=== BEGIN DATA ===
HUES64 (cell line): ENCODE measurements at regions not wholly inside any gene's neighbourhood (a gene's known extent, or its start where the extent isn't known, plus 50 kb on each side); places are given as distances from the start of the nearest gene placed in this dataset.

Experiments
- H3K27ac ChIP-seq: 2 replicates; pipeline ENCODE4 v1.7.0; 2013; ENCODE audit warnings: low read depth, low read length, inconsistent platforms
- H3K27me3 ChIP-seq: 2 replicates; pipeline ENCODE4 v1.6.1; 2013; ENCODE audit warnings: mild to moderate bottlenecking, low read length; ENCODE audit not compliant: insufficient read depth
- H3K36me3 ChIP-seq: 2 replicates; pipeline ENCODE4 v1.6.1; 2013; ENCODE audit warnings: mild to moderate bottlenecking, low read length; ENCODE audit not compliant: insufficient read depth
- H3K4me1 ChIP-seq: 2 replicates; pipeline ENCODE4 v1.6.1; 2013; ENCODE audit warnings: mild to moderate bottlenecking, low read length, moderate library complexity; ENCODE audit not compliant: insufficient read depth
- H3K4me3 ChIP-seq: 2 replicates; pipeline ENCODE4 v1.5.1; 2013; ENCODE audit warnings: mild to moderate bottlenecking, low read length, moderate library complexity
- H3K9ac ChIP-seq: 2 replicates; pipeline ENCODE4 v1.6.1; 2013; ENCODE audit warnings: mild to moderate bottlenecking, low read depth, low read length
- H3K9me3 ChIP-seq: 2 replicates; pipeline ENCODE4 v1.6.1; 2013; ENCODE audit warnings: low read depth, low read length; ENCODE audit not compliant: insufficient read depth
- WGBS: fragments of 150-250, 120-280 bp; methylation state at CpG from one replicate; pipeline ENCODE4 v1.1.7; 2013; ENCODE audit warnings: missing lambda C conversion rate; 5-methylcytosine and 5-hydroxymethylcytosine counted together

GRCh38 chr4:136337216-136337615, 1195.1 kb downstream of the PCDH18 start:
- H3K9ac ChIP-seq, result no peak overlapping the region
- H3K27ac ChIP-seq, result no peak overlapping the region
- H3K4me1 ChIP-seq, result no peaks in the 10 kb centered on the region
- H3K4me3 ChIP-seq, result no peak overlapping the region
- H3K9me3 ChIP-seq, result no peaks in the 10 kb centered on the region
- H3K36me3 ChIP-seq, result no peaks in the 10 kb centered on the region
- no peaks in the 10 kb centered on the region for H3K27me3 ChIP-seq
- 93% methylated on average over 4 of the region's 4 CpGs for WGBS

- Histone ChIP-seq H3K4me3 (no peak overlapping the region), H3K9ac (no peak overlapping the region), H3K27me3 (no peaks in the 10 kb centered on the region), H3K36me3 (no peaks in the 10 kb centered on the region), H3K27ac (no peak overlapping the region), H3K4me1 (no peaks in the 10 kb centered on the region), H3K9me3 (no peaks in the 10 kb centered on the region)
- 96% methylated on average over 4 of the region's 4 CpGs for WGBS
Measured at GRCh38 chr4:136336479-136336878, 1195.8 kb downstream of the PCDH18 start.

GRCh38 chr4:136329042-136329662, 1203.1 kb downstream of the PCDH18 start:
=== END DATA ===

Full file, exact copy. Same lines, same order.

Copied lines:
HUES64 (cell line): ENCODE measurements at regions not wholly inside any gene's neighbourhood (a gene's known extent, or its start where the extent isn't known, plus 50 kb on each side); places are given as distances from the start of the nearest gene placed in this dataset.

Experiments
- H3K27ac ChIP-seq: 2 replicates; pipeline ENCODE4 v1.7.0; 2013; ENCODE audit warnings: low read depth, low read length, inconsistent platforms
- H3K27me3 ChIP-seq: 2 replicates; pipeline ENCODE4 v1.6.1; 2013; ENCODE audit warnings: mild to moderate bottlenecking, low read length; ENCODE audit not compliant: insufficient read depth
- H3K36me3 ChIP-seq: 2 replicates; pipeline ENCODE4 v1.6.1; 2013; ENCODE audit warnings: mild to moderate bottlenecking, low read length; ENCODE audit not compliant: insufficient read depth
- H3K4me1 ChIP-seq: 2 replicates; pipeline ENCODE4 v1.6.1; 2013; ENCODE audit warnings: mild to moderate bottlenecking, low read length, moderate library complexity; ENCODE audit not compliant: insufficient read depth
- H3K4me3 ChIP-seq: 2 replicates; pipeline ENCODE4 v1.5.1; 2013; ENCODE audit warnings: mild to moderate bottlenecking, low read length, moderate library complexity
- H3K9ac ChIP-seq: 2 replicates; pipeline ENCODE4 v1.6.1; 2013; ENCODE audit warnings: mild to moderate bottlenecking, low read depth, low read length
- H3K9me3 ChIP-seq: 2 replicates; pipeline ENCODE4 v1.6.1; 2013; ENCODE audit warnings: low read depth, low read length; ENCODE audit not compliant: insufficient read depth
- WGBS: fragments of 150-250, 120-280 bp; methylation state at CpG from one replicate; pipeline ENCODE4 v1.1.7; 2013; ENCODE audit warnings: missing lambda C conversion rate; 5-methylcytosine and 5-hydroxymethylcytosine counted together

GRCh38 chr4:136337216-136337615, 1195.1 kb downstream of the PCDH18 start:
- H3K9ac ChIP-seq, result no peak overlapping the region
- H3K27ac ChIP-seq, result no peak overlapping the region
- H3K4me1 ChIP-seq, result no peaks in the 10 kb centered on the region
- H3K4me3 ChIP-seq, result no peak overlapping the region
- H3K9me3 ChIP-seq, result no peaks in the 10 kb centered on the region
- H3K36me3 ChIP-seq, result no peaks in the 10 kb centered on the region
- no peaks in the 10 kb centered on the region for H3K27me3 ChIP-seq
- 93% methylated on average over 4 of the region's 4 CpGs for WGBS

- Histone ChIP-seq H3K4me3 (no peak overlapping the region), H3K9ac (no peak overlapping the region), H3K27me3 (no peaks in the 10 kb centered on the region), H3K36me3 (no peaks in the 10 kb centered on the region), H3K27ac (no peak overlapping the region), H3K4me1 (no peaks in the 10 kb centered on the region), H3K9me3 (no peaks in the 10 kb centered on the region)
- 96% methylated on average over 4 of the region's 4 CpGs for WGBS
Measured at GRCh38 chr4:136336479-136336878, 1195.8 kb downstream of the PCDH18 start.

GRCh38 chr4:136329042-136329662, 1203.1 kb downstream of the PCDH18 start: